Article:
By Dr. Kathleen Troost-Kramer
Among the Pharisaic proto-rabbis, “building fences around the Torah” was a common practice. Unlike their primary opponents, the Sadducees, the Pharisees observed a long tradition of oral interpretation of and commentary on Torah, going back to the early sages. This “oral Torah” (traditions of the elders) was passed down from teacher to student through the generations (and became the predominant expression of Judaism after the Jerusalem Temple’s destruction in 70 CE, when the religion had to be re-formulated without temple worship). An essential component of “oral Torah” was the practice of “building fences” around the commandments – formulating additional observations and practices in order to preserve the commandment itself.
The idea is that, if the “fence” behaviors are observed, one will not “get through” to the actual commandment in order to violate it. One of the most famous, and misunderstood, “fences” that Jesus constructed around the Torah is his teaching on anger and murder, found in the Sermon on the Mount in Matt. 5:21-22: “You have heard that the ancients were told, ‘You shall not commit murder’ and ‘Whoever commits murder shall be liable to the court.’ But I say to you that everyone who is angry with his brother shall be guilty before the court; and whoever says to his brother, ‘You good-for-nothing,’ shall be guilty before the supreme court; and whoever says, ‘You fool,’ shall be guilty enough to go into the fiery hell.”
Many times, people read this passage and scratch their heads, thinking “How can anyone never feel anger?” But this isn’t what Jesus meant. Here, he is telling his disciples that if they entertain anger towards anyone, that anger can grow until it becomes an action. Unchecked emotions are all too often acted upon: anger allowed to fester in the heart can lead to murder.
So if one observes the “fence” and keeps a check on the emotion of anger, he or she will not end by violating the commandment against murder.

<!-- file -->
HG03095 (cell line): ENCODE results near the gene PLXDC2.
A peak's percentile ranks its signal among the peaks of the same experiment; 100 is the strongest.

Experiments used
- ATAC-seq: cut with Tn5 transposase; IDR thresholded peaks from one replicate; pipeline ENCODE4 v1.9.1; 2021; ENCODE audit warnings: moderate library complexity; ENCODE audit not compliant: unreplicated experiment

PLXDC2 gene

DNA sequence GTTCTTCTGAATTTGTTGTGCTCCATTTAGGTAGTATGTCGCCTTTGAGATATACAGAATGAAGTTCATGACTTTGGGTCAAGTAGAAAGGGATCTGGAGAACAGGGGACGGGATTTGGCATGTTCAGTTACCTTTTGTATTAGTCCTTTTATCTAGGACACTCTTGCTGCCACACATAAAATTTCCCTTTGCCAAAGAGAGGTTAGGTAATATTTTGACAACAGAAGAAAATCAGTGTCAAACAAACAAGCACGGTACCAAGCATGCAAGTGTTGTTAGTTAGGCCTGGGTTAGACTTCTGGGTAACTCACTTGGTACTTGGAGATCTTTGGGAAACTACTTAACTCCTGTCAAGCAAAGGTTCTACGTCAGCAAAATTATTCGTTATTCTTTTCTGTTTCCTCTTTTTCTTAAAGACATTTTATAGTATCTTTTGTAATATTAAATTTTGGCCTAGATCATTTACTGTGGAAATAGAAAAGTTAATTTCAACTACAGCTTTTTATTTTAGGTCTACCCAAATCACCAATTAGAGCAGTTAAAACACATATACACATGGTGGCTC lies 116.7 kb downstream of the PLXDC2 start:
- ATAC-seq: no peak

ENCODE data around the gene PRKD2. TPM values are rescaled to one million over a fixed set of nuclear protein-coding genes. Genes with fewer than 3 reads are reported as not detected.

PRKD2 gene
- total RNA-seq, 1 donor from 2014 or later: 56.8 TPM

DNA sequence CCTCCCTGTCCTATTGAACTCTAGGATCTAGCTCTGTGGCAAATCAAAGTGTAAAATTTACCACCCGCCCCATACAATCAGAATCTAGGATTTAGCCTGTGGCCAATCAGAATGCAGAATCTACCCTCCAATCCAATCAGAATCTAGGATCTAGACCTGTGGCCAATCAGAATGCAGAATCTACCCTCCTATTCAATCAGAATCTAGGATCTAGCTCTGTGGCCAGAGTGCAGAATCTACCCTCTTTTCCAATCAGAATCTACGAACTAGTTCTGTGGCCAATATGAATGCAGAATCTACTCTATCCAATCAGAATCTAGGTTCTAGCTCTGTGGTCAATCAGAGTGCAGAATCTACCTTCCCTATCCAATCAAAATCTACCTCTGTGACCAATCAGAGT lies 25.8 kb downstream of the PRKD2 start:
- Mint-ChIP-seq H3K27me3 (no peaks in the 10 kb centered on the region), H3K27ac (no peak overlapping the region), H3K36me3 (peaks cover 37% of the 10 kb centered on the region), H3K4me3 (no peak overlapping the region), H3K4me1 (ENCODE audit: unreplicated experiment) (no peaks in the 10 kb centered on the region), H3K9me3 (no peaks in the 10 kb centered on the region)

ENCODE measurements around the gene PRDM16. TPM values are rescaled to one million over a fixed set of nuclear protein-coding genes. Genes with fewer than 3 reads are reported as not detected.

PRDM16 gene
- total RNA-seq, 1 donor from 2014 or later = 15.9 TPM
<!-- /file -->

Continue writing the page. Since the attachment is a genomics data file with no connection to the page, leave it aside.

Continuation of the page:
Other “fences around the Torah” that Jesus constructs in the Sermon on the Mount:
Vows: Matt. 5:33-37
Justice: Matt. 5:38-42, 38-42
Sexual Morality: Matt. 5:27-30
Mercy: Matt. 5:43-48
All of these passages begin with the words “You have heard it said…” followed by a commandment, then “But I say to you…” and Jesus’ “fence.” This construction does not indicate that Jesus is changing the commandment, but that he is reinforcing it by providing a “fence.” He is giving his disciples practical advice for their behavior that will help them to keep the commandment, not replace it with something else or something new. No wonder that immediately before these passages begin, Jesus says that he did not come to abolish the Law and the Prophets, but to fulfill them (Matt. 5:17), and then tells his audience that their righteousness must surpass that of the scribes and Pharisees (Matt. 5:20). The “fences around Torah” that he then proceeds to construct tell his disciples exactly how they can achieve this righteousness.
But if Jesus argued with the Pharisees about “building fences around the Torah,” how can it be that Jesus himself also built these kinds of fences? The answer is that Jesus did not object to building fences around the Torah in general – he objected to the kinds of fences the Pharisees were building, and around what commandments they were building them.
It’s clear that Jesus taught his disciples in a manner similar to the proto-rabbis; a manner entirely fitting with the great diversity of first-century CE Judaism.